Wisconsin Democracy Campaign
Campaign Cash

The Portfolio of Pat Roggensack

Justice who suggested meat packers aren’t “regular folks” has big investments, campaign donations.

By - May 9th, 2020 05:50 pm
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Patience Roggensack. Photo by Coburn Dukehart / Wisconsin Center for Investigative Journalism.

Patience Roggensack. Photo by Coburn Dukehart / Wisconsin Center for Investigative Journalism.

Wisconsin Chief Justice Patience Roggensack, who was recently criticized as “elitist” for comments she made during a court case, and her husband are worth at least $295,000.

Roggensack’s latest annual Statement of Economic Interest for 2019 showed Roggensack and her husband, George, a retired radiologist, had 14 investments, including stocks, mutual funds, money markets, and limited partnerships worth at least $295,000.

Roggensack’s precise net worth is unknown because the Statement of Economic Interest that elected officials must file annually with the state only requires the filer to identify whether an investment is worth between $5,000 to $50,000, or worth more than $50,000.

For instance, she lists five investments as larger than $50,000, with no upper limit. So all we know is that she has at least $250,000. But she could have 100 times that, or 1,000 times that, for all we know, in those investments.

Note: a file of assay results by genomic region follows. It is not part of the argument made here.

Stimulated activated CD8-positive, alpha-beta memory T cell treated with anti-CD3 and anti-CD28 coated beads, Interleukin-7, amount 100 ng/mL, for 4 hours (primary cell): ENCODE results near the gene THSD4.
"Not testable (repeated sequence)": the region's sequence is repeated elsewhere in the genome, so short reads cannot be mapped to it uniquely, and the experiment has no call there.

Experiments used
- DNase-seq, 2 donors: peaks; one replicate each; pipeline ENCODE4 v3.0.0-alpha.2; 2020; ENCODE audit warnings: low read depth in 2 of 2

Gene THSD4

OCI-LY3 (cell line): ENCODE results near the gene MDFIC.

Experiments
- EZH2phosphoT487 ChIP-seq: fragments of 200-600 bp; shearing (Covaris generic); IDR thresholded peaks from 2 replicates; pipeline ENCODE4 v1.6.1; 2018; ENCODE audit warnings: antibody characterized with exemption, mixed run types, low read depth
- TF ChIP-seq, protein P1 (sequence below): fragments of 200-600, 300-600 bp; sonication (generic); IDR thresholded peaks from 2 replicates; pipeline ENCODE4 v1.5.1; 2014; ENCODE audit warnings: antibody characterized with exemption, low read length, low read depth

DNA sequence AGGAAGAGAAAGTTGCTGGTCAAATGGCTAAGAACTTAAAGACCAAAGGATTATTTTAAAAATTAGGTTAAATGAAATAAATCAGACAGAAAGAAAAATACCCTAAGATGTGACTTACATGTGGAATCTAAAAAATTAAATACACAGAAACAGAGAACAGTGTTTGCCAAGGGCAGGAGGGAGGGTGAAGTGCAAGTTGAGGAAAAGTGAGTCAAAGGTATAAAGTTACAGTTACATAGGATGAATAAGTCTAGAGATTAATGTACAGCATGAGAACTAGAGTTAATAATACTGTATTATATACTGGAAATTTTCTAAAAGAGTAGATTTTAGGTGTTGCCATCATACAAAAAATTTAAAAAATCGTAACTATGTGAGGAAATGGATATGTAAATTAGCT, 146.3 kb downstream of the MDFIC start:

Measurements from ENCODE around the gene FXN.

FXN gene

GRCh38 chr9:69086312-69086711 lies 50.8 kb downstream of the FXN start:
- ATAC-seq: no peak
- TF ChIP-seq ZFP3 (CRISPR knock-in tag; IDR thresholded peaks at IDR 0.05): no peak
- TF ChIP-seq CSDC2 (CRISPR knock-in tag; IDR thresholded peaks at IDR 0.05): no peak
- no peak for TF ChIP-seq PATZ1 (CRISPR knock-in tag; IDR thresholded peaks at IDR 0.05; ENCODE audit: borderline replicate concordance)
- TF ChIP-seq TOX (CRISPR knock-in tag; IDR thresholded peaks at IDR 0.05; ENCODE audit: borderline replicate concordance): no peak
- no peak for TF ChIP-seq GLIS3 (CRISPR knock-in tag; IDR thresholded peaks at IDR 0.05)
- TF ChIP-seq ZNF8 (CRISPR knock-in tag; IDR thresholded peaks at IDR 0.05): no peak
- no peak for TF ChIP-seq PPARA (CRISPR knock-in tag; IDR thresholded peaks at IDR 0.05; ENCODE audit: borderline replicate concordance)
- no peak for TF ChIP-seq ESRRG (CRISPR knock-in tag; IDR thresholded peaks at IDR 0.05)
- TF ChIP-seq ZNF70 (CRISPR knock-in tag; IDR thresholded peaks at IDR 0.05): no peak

In addition to investments, the couple lists five sources of income, including her state salary, which was $159,297 a year, two blind trusts, and Social Security.

Evidence for a much higher net worth is that Wisconsin Democracy Campaign records show that, since 1993, the couple has made contributions to state candidates exceeding $356,000, of which about $351,000 was for Roggensack’s various Wisconsin State Supreme Court campaigns.

Roggensack was criticized as “elitist” and “classist” for comments she made last Tuesday during a high court hearing on a GOP lawsuit challenging Democratic Gov. Tony Evers’ stay-at-home order. At one point during oral arguments in the case Roggensack said a recent flare-up of coronavirus cases in the Green Bay area affected a meatpacking facility and not “regular folks in Brown County.”

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